What is lacking is not funds and public support, but a commitment on the part of those responsible to end this war. It is obvious that they are callously indifferent and grossly apathetic towards a resolution.
There is no sense in expecting shameless, immoral politicians who are only concerned with amassing wealth and looking for power, to end this war. Right-thinking people agree that the war has to have a national involvement and that conscription for a limited period is inevitable. But vote-hungry politicians won't hear of it.
It is heartening that a few public organisations are looking to the needs of soldiers' families and even refugees. But there does not seem to be any to see to the basic needs of soldiers.
We appeal to national minded people to take the initiative to form organisations and set up the machinery to raise funds among the public to supply the needs of these men.
At the opening of the new flyover at Ragama, President Chandrika Bandaranaike Kumaratunga was quoted as saying that as a democratically-elected government the People's Alliance always bows to the rights of the people. She is not ready to violate the Constitution to please a certain section of medical men, she had said.
The President needs to be reminded that the Government Medical Officers' Association (GMOA) only requested the implementation of a Cabinet memorandum which dealt with appointments to the provincial health services. If the implementation necessitates a change in the Constitution, it is not the fault of the GMOA, but the architects of this memorandum.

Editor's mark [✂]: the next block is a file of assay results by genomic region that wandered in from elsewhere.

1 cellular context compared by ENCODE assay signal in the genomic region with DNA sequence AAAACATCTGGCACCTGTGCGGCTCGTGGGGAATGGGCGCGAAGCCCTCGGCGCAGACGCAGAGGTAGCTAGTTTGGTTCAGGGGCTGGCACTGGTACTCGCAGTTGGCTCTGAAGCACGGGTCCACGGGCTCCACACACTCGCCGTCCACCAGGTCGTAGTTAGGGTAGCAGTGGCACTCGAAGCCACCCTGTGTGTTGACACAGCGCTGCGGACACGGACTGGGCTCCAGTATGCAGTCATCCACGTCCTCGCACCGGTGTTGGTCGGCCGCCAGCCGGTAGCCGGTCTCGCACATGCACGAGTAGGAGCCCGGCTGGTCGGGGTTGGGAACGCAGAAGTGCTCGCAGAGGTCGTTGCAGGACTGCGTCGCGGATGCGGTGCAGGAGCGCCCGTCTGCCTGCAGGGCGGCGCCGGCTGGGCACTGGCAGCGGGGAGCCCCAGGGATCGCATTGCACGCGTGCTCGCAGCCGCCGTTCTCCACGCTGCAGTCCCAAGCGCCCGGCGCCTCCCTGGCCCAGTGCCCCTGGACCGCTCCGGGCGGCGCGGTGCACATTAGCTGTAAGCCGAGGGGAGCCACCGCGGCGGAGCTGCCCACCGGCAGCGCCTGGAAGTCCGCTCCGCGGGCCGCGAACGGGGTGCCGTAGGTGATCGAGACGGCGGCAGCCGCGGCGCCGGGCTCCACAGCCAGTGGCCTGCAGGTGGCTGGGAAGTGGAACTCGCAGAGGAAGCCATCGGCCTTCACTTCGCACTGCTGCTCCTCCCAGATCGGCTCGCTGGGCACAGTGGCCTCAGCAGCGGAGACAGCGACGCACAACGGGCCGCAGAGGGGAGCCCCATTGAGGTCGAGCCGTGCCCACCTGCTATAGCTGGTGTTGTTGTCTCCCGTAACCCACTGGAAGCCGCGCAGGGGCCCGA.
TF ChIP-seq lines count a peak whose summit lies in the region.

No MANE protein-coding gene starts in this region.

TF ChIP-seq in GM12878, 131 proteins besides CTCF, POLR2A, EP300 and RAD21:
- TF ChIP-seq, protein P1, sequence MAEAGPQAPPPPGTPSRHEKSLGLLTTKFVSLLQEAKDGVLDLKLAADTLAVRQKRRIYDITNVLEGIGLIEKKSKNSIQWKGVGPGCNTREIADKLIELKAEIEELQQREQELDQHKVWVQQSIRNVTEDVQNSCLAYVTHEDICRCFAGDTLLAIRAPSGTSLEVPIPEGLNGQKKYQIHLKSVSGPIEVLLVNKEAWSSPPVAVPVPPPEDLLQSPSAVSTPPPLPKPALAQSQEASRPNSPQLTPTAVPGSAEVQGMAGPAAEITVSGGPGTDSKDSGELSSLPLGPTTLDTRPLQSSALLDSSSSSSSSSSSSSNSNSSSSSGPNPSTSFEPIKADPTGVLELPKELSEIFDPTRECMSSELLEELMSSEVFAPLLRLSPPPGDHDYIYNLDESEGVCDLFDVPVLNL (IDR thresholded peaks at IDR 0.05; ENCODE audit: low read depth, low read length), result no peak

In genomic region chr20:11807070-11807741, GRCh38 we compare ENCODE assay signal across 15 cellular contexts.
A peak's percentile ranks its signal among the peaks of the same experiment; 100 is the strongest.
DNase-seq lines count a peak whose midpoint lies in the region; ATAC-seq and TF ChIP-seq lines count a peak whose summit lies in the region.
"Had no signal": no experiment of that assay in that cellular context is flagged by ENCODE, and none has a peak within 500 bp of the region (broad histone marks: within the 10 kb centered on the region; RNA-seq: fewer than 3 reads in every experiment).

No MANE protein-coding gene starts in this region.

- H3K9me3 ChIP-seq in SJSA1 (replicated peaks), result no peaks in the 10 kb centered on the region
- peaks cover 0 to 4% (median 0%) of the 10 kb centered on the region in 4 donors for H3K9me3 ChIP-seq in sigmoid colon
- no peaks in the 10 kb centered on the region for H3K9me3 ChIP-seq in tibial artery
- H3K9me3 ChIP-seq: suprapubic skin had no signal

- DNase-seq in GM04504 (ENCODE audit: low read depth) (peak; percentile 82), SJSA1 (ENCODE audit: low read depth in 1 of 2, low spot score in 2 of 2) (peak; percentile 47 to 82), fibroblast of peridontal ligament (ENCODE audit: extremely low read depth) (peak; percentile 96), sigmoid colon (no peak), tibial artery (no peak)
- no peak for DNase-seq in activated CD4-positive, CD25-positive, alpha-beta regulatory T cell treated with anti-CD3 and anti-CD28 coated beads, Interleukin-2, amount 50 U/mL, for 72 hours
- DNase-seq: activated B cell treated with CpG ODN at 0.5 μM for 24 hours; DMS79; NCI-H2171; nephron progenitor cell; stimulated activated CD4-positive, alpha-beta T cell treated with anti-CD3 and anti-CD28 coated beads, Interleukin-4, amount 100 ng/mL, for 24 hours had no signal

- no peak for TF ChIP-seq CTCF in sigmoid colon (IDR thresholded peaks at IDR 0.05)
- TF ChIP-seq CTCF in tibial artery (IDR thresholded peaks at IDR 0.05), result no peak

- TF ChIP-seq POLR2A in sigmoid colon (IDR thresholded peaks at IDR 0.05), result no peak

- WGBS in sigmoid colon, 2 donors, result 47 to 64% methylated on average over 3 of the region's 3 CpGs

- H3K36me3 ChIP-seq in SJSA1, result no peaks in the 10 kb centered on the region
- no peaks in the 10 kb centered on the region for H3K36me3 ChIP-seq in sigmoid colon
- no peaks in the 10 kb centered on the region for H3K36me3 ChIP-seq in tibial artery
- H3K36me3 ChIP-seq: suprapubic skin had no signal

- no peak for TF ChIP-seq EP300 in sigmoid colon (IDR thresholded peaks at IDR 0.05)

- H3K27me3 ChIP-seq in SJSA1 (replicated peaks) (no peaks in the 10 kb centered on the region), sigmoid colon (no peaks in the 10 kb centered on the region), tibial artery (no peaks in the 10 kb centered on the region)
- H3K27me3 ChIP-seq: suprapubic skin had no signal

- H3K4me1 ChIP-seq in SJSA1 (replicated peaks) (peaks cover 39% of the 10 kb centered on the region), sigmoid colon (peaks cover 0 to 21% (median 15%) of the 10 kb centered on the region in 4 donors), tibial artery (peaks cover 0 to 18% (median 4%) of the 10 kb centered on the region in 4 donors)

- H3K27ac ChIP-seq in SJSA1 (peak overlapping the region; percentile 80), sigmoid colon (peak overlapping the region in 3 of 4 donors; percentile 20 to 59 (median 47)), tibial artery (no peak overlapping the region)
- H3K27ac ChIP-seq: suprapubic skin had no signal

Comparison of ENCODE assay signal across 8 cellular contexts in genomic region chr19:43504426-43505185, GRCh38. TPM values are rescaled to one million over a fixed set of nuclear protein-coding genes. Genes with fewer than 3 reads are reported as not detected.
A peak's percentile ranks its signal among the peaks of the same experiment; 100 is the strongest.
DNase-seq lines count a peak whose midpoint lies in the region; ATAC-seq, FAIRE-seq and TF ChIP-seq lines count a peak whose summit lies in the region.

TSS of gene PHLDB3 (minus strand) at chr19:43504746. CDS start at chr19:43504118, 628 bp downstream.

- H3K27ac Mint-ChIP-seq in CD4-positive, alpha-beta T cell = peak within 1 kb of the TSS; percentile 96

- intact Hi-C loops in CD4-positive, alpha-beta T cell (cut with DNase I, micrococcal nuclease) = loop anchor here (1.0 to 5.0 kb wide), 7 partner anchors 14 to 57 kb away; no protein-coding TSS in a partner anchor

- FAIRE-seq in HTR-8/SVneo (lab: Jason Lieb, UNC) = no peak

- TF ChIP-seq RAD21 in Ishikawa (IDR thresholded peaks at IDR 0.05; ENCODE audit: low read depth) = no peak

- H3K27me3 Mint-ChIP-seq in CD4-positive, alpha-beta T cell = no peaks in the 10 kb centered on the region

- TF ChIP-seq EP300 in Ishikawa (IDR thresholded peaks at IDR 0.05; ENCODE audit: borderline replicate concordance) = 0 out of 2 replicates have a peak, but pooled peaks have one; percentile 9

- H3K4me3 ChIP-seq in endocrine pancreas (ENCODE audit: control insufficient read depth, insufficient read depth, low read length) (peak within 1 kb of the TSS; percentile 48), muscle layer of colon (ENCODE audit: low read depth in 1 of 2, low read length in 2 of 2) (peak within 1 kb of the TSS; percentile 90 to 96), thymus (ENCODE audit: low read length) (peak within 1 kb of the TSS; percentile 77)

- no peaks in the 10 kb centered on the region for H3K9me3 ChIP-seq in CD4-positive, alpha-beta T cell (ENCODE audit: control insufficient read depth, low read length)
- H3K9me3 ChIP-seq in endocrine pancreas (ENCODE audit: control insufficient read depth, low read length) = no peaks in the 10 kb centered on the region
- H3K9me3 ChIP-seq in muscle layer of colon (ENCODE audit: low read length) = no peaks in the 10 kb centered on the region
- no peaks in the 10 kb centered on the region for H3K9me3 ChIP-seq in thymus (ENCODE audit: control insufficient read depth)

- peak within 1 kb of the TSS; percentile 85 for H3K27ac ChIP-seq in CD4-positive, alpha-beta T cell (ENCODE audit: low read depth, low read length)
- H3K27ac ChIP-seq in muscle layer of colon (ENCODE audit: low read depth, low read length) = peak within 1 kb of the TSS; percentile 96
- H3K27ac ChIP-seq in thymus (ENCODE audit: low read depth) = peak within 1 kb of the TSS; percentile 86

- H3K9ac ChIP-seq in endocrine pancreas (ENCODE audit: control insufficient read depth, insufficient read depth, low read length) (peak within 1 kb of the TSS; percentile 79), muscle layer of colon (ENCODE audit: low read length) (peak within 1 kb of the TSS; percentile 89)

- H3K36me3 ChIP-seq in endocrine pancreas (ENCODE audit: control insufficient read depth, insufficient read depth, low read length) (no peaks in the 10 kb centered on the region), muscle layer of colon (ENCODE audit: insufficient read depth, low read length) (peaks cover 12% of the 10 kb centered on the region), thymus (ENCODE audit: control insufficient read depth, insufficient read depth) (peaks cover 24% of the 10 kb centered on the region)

The Constitution should also not be considered a sacrosanct piece of legislation, as time and again it had to be amended due to weaknesses and shortcomings. The doctors are concerned only about the fragmentation of the health system and the dismantling of the all-island service.
Even among other sections of the public service there is growing disenchantment with the provincial system - though the government is trying to make out that only the doctors are against it.
It should also be kept in mind that provincial councils were never sought by the people of Sri Lanka at any election. They were hastily conceived as being capable of solving the ethnic question through devolution of power. After seeing the elections for the PCs and the manner in which they function it can be safely concluded that PCs have been a failure. Not only are they inefficient and insensitive to the needs of the public, but they are also easy targets of corruption, nepotism, political influence and vested interests.
The recent appointment of a corrupt medical administrator in the Puttalam district is one such instance.
The government should first establish whether a majority of the people are for PCs at an all-island referendum. A clearly-worded question such as, "Do you want the PC system to be implemented?" or "Do you prefer a form of centralized government as existed earlier?" should be presented to the public. Then only will we get the correct verdict.